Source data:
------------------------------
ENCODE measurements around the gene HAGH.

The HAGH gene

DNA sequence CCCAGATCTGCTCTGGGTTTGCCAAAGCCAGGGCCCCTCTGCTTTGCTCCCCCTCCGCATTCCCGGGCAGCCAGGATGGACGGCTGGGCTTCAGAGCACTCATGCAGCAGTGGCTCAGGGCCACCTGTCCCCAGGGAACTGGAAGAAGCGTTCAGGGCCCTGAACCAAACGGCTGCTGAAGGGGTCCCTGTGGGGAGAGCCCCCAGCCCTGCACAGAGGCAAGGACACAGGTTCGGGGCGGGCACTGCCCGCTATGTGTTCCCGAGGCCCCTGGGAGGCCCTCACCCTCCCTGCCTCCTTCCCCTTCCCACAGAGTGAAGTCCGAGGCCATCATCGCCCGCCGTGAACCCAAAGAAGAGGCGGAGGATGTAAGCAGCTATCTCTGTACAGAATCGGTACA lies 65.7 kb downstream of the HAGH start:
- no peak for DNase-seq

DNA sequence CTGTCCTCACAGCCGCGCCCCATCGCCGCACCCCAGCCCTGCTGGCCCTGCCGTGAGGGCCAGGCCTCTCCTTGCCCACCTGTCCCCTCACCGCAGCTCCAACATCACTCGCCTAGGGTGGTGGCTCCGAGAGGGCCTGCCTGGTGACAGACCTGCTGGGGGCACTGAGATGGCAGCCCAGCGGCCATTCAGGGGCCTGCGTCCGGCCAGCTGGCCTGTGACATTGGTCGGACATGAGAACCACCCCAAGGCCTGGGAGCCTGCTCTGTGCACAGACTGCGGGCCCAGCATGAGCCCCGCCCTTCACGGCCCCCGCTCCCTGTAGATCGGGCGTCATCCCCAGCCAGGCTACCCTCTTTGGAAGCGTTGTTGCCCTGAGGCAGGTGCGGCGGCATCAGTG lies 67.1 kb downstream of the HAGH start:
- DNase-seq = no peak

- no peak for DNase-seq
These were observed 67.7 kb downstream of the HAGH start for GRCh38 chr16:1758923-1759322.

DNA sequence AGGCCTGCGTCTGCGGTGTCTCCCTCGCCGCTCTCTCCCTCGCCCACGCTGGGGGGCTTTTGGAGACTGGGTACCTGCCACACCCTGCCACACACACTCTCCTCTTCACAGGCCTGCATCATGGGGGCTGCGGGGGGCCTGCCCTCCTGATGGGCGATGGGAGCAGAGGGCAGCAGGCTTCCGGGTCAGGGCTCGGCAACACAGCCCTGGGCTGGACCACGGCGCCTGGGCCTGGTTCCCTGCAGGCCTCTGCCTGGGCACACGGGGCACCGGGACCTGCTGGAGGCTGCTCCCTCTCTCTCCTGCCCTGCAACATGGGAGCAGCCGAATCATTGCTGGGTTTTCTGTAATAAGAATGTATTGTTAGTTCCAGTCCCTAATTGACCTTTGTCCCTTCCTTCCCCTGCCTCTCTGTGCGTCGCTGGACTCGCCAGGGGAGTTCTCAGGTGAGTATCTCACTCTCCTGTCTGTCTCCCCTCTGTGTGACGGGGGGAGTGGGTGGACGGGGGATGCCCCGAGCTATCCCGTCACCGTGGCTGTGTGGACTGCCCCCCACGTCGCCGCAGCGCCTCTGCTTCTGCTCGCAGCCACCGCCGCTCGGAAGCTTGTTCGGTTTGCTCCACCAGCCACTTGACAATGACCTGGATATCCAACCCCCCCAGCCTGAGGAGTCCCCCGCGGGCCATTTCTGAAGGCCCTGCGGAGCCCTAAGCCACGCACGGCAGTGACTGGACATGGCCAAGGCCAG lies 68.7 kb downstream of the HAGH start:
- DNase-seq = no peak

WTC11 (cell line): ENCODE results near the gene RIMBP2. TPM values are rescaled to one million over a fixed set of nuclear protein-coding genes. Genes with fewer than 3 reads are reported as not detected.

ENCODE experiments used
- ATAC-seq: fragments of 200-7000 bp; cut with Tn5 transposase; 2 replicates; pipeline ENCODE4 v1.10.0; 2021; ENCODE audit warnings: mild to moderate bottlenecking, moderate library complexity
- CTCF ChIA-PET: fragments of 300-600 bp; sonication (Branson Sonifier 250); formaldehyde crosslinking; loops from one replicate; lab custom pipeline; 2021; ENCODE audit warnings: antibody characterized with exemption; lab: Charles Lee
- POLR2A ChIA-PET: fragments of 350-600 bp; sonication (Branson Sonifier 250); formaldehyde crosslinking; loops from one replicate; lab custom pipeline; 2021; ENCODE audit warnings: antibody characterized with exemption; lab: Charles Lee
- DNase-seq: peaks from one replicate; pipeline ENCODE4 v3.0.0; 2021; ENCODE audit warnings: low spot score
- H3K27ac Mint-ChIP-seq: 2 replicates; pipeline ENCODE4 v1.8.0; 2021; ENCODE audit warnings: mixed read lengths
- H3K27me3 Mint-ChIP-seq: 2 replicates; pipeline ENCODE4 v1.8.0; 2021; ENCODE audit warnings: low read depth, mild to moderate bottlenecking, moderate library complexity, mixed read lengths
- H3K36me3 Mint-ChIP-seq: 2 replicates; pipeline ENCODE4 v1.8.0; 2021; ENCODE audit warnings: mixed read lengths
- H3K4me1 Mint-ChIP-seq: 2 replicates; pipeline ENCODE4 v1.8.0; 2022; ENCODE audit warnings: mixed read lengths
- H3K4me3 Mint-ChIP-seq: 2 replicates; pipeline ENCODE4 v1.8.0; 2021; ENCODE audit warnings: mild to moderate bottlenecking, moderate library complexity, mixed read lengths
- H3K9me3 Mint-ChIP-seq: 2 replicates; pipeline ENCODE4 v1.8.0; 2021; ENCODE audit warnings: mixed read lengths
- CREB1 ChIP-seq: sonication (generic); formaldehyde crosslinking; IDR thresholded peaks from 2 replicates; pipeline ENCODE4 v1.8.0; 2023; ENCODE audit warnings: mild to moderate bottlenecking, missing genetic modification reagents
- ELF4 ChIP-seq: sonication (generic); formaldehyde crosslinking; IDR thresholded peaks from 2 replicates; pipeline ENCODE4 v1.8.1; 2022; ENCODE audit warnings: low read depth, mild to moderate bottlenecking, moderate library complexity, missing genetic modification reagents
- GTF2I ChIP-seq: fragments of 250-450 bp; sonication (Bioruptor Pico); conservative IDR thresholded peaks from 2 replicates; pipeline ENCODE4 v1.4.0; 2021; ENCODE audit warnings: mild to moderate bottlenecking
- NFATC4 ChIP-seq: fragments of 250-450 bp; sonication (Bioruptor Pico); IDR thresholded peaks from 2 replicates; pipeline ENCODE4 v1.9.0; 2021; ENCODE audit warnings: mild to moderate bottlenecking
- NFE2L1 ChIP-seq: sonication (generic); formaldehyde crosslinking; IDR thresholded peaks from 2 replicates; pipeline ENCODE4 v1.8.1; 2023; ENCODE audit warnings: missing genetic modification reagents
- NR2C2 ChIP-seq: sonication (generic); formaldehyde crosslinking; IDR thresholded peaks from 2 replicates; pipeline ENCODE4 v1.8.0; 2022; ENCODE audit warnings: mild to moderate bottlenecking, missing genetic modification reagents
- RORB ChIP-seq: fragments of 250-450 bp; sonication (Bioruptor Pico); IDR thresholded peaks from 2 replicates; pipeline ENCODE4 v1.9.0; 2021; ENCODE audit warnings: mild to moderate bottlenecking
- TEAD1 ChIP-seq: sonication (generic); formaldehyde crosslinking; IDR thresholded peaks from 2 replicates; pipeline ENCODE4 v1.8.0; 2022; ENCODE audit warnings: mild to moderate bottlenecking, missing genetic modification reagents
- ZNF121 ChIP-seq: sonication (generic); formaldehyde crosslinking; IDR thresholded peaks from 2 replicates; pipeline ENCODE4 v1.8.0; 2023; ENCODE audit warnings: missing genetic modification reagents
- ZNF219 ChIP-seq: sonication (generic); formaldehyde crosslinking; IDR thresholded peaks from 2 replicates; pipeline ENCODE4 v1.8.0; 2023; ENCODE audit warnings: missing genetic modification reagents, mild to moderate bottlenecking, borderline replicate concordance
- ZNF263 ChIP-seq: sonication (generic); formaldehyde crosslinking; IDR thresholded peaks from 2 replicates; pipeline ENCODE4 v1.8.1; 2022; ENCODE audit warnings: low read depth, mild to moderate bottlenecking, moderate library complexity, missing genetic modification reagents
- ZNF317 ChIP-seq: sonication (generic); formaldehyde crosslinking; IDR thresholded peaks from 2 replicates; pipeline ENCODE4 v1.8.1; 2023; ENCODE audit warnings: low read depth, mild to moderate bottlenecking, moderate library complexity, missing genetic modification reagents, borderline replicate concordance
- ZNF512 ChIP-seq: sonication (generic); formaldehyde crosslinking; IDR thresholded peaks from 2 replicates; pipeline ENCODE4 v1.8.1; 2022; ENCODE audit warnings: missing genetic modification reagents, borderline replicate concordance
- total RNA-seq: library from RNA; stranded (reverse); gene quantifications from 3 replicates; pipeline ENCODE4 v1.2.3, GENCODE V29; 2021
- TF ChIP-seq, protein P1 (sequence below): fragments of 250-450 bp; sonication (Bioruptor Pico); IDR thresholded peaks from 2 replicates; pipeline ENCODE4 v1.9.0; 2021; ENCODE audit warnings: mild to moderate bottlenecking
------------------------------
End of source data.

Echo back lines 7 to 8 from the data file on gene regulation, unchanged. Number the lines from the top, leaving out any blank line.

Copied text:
- no peak for DNase-seq
These were observed 67.7 kb downstream of the HAGH start for GRCh38 chr16:1758923-1759322.